Paul called himself “the chief of sinners” (1 Tim 1:15) but he was also able to say (1 Cor 11:1) “Imitate me, just as I also imitate Christ.”   What you discover when you read the Scriptures is that leadership in the church depends on how you live, not just on what you profess. There is more to becoming a ministry leader than affirming a doctrinal statement.  Paul told Timothy:

1 Tim 4:12 Let no one despise your youth, but be an example to the believers in word, in conduct, in love, in spirit, in faith, in purity.

Now, no man is perfect, no pastor is perfect, no parent or professional is perfect, but do you strive to be found blameless?  Is that even on your radar?  Is it something you think about?  Is that a way you orient toward the world?

Ministry is more caught, than taught.  Jesus didn’t give the disciples a reading list, He invited them to spend three years at His side learning who He was and watching what He did.

Christian, more people are going to read your life than read your Bible.  So, how do they see you live?  Could you be categorized as blameless?  Your family, your friends, your church and your community need, they desperately need, to see a life lived well.  They need an example they can follow.  We need to be able to imitate you as you imitate Christ.

And as we’re about to see, that example begins at home where an elder must be

the husband of one wife,

Now, there has been a lot of confusion over this verse, and some people have misapplied it.  The literal translation is that he must be “a one-woman man.”  It does not mean you can’t be an elder if you have been divorced and remarried.  There was a way for Paul to say, “only married once,” but he did not.  He says, “the husband of one wife” because He’s referring to the man’s present status, not a lifelong condition.  In a minute he’ll say elders should not be violent or drunks.  So, does that mean you can never, ever serve as an elder if you were a real partier or fighter in college?  No, of course not. And “the husband of one wife” doesn’t mean you can’t be remarried.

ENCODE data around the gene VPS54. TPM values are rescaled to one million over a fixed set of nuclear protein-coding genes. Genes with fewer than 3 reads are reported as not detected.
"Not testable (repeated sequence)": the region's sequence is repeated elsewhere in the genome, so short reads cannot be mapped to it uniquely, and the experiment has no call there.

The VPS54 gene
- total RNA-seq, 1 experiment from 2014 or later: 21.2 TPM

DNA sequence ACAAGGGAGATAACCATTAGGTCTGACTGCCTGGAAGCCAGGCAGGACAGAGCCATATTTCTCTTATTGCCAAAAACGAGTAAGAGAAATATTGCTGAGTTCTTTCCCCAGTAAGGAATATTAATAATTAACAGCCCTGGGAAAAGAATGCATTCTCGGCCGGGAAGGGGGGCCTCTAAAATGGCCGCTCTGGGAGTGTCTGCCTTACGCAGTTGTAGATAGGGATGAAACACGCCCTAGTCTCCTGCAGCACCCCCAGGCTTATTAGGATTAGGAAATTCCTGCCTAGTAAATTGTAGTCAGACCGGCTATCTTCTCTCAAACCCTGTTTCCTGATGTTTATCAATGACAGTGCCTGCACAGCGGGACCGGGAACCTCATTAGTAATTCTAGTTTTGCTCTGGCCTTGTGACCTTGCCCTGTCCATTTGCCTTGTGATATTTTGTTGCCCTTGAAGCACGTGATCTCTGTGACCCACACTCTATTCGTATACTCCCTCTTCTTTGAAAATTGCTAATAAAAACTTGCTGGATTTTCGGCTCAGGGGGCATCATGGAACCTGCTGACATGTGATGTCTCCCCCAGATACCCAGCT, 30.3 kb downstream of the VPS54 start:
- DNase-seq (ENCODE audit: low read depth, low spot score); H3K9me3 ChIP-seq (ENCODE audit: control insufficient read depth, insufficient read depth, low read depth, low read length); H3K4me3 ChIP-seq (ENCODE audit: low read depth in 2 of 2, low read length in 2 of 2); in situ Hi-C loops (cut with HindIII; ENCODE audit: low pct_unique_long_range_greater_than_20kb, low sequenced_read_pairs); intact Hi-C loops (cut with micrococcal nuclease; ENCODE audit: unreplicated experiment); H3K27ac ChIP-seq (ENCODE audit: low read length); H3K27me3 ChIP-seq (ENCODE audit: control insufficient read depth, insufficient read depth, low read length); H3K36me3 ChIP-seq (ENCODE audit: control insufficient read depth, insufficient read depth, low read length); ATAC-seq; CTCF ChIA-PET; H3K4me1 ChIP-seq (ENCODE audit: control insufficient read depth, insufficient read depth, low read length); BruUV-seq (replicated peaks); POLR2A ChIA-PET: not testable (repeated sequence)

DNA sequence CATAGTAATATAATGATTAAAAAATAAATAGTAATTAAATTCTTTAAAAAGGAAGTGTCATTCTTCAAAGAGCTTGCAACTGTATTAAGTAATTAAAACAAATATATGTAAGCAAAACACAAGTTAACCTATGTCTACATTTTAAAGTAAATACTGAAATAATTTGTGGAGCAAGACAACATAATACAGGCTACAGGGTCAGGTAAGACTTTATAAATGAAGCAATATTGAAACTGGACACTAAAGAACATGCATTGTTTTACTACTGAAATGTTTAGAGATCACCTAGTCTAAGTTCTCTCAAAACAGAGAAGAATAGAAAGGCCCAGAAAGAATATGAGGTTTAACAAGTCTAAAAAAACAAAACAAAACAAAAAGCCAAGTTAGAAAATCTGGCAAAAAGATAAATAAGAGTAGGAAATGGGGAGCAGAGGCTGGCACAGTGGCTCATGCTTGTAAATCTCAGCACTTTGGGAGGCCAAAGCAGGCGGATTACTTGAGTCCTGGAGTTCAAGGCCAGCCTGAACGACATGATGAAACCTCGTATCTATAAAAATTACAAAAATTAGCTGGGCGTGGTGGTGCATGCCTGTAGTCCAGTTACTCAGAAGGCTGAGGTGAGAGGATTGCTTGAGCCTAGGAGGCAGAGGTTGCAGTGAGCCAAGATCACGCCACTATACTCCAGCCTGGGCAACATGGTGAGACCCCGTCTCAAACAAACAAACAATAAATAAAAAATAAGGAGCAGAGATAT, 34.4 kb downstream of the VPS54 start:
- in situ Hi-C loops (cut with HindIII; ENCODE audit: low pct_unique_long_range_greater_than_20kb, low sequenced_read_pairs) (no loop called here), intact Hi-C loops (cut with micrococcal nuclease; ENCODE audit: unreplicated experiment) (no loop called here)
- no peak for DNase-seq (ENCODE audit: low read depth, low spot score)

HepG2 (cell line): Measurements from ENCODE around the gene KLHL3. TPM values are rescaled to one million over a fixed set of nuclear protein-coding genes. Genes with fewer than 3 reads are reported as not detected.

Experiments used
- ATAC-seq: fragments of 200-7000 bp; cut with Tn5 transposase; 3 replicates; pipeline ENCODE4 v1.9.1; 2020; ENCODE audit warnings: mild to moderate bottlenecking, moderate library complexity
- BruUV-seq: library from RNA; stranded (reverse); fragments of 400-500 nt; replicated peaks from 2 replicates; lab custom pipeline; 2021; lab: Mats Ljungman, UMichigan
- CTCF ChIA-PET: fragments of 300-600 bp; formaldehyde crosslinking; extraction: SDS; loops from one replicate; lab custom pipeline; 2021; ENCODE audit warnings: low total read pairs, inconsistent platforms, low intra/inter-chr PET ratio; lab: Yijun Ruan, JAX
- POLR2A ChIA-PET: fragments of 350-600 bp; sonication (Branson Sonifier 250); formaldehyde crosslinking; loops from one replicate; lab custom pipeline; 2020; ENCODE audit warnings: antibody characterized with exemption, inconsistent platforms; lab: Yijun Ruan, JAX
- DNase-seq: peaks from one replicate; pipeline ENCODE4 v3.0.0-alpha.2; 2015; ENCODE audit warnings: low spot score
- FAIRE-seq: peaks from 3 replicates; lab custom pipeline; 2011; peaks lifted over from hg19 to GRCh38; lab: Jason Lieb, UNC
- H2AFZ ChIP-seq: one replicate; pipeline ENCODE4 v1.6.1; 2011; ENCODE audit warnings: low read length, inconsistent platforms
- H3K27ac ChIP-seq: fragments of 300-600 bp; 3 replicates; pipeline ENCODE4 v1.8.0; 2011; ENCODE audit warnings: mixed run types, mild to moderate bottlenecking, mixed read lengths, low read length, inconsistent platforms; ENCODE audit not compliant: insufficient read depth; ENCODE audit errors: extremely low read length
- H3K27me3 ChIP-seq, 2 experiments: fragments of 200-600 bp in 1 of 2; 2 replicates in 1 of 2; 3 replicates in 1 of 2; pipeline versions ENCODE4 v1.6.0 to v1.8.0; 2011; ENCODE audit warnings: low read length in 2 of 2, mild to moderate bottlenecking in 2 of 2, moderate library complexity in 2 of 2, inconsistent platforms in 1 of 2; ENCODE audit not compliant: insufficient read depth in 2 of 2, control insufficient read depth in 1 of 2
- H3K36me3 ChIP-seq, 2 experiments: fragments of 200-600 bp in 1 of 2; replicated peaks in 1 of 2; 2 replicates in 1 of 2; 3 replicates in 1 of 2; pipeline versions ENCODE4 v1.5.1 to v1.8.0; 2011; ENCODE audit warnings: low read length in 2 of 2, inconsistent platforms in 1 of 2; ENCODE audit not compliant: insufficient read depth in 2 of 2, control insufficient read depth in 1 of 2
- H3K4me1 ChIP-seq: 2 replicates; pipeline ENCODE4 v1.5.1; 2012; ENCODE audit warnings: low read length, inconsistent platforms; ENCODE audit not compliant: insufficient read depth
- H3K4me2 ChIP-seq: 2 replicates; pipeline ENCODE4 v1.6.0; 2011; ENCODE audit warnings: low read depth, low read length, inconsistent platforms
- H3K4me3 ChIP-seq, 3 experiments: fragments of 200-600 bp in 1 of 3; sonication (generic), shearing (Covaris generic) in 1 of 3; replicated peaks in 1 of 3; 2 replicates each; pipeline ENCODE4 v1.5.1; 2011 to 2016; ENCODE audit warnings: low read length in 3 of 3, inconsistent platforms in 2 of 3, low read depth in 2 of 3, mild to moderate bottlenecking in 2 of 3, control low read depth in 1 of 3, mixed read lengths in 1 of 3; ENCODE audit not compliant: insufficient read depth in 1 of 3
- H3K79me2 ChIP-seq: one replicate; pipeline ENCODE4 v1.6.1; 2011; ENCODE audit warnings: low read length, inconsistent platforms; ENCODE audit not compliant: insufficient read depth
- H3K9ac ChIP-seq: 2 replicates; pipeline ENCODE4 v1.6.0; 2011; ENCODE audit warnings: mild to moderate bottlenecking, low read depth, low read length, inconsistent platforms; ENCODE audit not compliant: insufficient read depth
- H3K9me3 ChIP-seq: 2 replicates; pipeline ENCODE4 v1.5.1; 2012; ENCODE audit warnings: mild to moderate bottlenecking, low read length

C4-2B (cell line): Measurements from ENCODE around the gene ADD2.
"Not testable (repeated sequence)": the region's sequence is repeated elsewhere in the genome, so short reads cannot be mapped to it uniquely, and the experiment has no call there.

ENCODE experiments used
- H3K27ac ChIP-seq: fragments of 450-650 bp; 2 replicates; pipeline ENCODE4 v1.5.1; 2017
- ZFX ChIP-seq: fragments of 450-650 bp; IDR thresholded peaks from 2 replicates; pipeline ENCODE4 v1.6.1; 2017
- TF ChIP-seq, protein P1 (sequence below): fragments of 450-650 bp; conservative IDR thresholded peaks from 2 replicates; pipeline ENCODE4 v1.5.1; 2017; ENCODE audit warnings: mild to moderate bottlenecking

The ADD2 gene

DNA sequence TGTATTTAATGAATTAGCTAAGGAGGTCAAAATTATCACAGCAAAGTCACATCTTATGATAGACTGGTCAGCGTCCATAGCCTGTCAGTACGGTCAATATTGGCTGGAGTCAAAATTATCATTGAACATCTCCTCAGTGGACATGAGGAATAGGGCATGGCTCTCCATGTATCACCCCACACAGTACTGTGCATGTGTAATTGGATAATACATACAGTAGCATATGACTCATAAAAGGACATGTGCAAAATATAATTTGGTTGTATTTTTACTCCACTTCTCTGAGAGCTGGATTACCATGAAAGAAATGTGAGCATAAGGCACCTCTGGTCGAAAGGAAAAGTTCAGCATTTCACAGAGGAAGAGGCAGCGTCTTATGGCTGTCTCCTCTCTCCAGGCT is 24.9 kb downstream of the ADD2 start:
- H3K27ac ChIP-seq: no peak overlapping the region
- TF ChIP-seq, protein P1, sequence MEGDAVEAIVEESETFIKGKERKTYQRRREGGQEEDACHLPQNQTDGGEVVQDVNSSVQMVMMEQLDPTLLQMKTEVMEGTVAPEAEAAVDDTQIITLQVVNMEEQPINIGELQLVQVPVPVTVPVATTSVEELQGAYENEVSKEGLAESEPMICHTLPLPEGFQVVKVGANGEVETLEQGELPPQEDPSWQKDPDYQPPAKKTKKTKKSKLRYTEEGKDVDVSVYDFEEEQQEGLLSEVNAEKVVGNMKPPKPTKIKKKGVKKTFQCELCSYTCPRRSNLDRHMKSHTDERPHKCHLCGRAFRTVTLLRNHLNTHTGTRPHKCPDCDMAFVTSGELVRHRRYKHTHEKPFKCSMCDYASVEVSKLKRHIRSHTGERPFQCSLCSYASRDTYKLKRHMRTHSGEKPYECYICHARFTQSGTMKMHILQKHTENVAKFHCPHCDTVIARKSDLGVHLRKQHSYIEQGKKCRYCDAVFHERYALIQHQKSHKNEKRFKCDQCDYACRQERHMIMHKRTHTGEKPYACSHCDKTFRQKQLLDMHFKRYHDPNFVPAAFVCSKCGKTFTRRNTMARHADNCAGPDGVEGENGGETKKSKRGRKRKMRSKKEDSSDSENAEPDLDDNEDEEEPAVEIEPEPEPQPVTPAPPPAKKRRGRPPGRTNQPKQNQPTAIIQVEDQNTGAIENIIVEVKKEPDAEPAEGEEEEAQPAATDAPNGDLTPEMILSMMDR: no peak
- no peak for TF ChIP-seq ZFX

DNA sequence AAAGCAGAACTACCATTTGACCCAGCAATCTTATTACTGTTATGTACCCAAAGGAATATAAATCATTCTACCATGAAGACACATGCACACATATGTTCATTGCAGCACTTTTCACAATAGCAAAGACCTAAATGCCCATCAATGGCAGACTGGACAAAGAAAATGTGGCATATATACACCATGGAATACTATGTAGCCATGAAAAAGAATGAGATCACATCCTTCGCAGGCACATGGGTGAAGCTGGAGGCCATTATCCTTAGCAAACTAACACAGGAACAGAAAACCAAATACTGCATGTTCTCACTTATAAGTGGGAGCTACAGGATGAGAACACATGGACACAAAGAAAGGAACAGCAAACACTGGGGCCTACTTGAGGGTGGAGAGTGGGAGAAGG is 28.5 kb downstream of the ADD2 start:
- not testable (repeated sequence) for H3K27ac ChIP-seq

Previously, I served with two assistant pastors that were divorced and remarried.  In that case, both of them were divorced before they got saved and remarried after.  Now, you want to look into these things, you don’t simply brush them off, but divorce and remarriage is not an automatic disqualification from the ministry.